China has detected a new zoonotic virus named Langya henipavirus, with potential to cause acute liver and kidney infection. About 35 people have reportedly been affected, according to an article published in the New England Journal of Medicine (NEJM) by scientists from China and Singapore.

The study showed that the new Langya henipavirus (LayV) was identified in a throat swab sample of febrile patients with a recent history of animal exposure in eastern China.

Subsequent investigation identified 35 patients with acute LayV infection in the Shandong and Henan provinces of China, among whom 26 were infected with LayV only (no other pathogens were present).

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These 26 patients presented with fever (100 per cent of the patients), fatigue (54 per cent), cough (50 per cent), anorexia (50 per cent), myalgia (46 per cent), nausea (38 per cent), headache (35 per cent), and vomiting (35 per cent), accompanied by abnormalities of thrombocytopenia (35 per cent), leukopenia (54 per cent), and impaired liver (35 per cent) and kidney (8 per cent) function.

There was also no close contact or common exposure history found among the patients, which suggests that the infection in the human population may be sporadic.

Contact tracing of 9 patients with 15 close-contact family members revealed no close-contact LayV transmission, however the sample size was too small to determine the status of human-to-human transmission for LayV, the researchers said.

Henipavirus is one of the important emerging causes of zoonosis in the Asia-Pacific region, Shanghai-based media reported, noting that both Hendra virus (HeV) and Nipah virus (NiV) from this genus are known to infect humans with fruit bats as the natural host of both viruses.


Henipavirus can cause severe disease in animals and humans and are classified as biosafety Level 4 viruses with case fatality rates between 40-75 percent, according to the data from World Health Organization (WHO), highlighting that this is much higher than the fatality rate of the coronavirus.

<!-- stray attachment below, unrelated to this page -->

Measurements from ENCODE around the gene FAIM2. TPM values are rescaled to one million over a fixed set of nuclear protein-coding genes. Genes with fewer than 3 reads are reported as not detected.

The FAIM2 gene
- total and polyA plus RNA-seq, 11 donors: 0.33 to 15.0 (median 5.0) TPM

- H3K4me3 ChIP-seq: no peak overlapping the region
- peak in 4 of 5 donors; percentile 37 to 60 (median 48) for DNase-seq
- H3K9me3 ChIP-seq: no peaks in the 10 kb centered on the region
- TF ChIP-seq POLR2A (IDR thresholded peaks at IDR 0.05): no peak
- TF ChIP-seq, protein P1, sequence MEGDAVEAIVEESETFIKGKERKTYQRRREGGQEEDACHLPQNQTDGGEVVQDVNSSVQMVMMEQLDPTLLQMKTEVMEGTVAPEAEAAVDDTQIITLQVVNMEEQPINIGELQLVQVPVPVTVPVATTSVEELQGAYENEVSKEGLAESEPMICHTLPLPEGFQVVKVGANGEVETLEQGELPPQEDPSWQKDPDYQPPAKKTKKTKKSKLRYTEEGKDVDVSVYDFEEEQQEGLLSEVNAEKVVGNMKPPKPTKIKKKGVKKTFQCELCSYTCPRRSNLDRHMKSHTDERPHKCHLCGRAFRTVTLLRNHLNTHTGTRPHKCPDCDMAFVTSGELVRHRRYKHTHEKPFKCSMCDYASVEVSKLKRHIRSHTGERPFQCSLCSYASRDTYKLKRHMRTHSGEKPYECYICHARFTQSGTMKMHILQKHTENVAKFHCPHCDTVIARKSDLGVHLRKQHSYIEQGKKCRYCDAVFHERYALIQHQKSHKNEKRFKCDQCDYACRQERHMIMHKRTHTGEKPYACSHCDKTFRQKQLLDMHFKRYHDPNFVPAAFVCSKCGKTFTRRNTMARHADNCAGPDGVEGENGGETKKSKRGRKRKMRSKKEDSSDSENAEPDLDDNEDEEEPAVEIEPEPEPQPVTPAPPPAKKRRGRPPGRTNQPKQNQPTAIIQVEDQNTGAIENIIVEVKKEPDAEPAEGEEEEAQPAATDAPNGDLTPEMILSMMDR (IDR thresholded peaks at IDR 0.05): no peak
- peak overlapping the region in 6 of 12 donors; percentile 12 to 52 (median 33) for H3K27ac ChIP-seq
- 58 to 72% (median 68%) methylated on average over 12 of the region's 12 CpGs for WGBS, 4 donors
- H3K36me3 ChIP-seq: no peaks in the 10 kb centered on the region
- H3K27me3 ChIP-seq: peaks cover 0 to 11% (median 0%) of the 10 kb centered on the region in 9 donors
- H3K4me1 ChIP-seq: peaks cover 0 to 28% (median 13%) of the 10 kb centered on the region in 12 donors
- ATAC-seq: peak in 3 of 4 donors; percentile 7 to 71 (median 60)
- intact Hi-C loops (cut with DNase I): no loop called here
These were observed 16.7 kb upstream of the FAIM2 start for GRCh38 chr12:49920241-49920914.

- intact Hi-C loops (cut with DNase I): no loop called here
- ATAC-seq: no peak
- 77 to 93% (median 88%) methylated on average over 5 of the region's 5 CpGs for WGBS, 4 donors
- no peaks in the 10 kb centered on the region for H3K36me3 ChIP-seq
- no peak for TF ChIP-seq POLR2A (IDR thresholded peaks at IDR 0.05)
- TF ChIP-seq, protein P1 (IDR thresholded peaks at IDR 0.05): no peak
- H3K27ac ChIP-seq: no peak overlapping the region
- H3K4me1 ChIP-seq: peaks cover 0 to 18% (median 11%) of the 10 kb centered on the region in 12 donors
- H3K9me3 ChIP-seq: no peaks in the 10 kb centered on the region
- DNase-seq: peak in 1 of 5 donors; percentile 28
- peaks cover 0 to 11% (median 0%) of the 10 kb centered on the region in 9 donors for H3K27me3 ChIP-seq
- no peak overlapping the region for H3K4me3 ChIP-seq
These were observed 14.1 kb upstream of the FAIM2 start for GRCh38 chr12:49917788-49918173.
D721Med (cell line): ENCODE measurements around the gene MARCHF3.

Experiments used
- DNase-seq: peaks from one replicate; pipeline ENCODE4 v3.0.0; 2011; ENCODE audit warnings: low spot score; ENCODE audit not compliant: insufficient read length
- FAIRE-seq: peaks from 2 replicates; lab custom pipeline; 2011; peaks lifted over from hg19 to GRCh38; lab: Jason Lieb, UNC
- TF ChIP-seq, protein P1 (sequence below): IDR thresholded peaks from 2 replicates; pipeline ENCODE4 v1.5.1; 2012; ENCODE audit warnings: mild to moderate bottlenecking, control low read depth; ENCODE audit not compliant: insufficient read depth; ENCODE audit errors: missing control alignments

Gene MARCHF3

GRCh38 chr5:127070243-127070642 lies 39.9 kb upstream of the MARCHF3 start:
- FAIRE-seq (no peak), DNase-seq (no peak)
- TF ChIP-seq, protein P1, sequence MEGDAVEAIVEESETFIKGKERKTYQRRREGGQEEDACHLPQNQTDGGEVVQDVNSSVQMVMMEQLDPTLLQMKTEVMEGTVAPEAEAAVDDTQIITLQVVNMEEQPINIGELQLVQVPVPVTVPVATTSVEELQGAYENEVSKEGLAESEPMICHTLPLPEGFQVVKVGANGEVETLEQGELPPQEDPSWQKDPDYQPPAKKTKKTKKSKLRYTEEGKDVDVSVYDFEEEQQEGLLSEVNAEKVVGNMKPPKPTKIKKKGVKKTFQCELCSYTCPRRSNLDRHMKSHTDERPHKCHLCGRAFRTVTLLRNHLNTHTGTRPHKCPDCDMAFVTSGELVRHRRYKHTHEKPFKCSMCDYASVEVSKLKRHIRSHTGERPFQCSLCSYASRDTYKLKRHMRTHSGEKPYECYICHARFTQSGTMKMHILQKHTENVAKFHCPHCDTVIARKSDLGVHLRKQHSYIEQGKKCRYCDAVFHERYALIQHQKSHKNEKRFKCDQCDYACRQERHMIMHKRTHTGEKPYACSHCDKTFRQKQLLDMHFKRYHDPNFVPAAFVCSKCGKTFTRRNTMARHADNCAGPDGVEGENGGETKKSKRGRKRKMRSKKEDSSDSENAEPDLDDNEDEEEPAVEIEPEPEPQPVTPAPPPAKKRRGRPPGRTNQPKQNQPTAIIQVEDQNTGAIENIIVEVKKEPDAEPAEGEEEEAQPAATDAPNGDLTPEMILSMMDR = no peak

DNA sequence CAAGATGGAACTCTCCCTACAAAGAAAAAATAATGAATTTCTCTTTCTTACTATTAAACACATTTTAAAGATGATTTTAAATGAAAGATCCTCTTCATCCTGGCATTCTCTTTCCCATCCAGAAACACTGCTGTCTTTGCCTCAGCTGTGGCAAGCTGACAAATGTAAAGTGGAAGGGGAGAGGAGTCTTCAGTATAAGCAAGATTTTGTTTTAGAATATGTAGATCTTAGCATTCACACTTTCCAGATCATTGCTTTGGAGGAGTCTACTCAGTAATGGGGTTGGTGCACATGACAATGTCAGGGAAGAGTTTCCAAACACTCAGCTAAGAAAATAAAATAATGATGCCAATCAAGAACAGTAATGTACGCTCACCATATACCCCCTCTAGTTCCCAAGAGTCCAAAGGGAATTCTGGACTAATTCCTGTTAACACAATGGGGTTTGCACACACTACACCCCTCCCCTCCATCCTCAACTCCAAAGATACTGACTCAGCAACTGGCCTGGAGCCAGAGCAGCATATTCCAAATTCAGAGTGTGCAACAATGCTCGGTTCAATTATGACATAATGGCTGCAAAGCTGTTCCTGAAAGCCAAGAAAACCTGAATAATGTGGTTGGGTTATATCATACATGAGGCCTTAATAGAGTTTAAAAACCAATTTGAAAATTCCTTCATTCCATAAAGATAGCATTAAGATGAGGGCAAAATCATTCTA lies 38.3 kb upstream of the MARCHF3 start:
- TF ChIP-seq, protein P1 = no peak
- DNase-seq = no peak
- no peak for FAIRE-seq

There is currently no vaccine or treatment for Henipavirus and the only treatment is supportive care to manage complications.

The cases of Langya henipavirus so far have not been fatal or very serious, so there is no need for panic, Wang Linfa, a Professor in the Programme in Emerging Infectious Diseases at Duke-NUS Medical School was quoted as saying to Global Times.

However, it is still a cause for alarm as many viruses that exist in nature have unpredictable results when they infect humans, Wang said.

No significant spatial or temporal clustering of Langya henipavirus has been found till now, meaning that human-to-human transmission of the virus has not been proven, although previous reports suggest that the virus can be transmitted from person to person.

"Coronavirus will not be the last infectious disease to cause a pandemic worldwide, as new infectious diseases will have an increasingly greater impact on human daily life," Wang Xinyu, Deputy Chief Physician at the department of Infectious Diseases of Huashan Hospital Affiliated to Fudan University, was quoted as saying.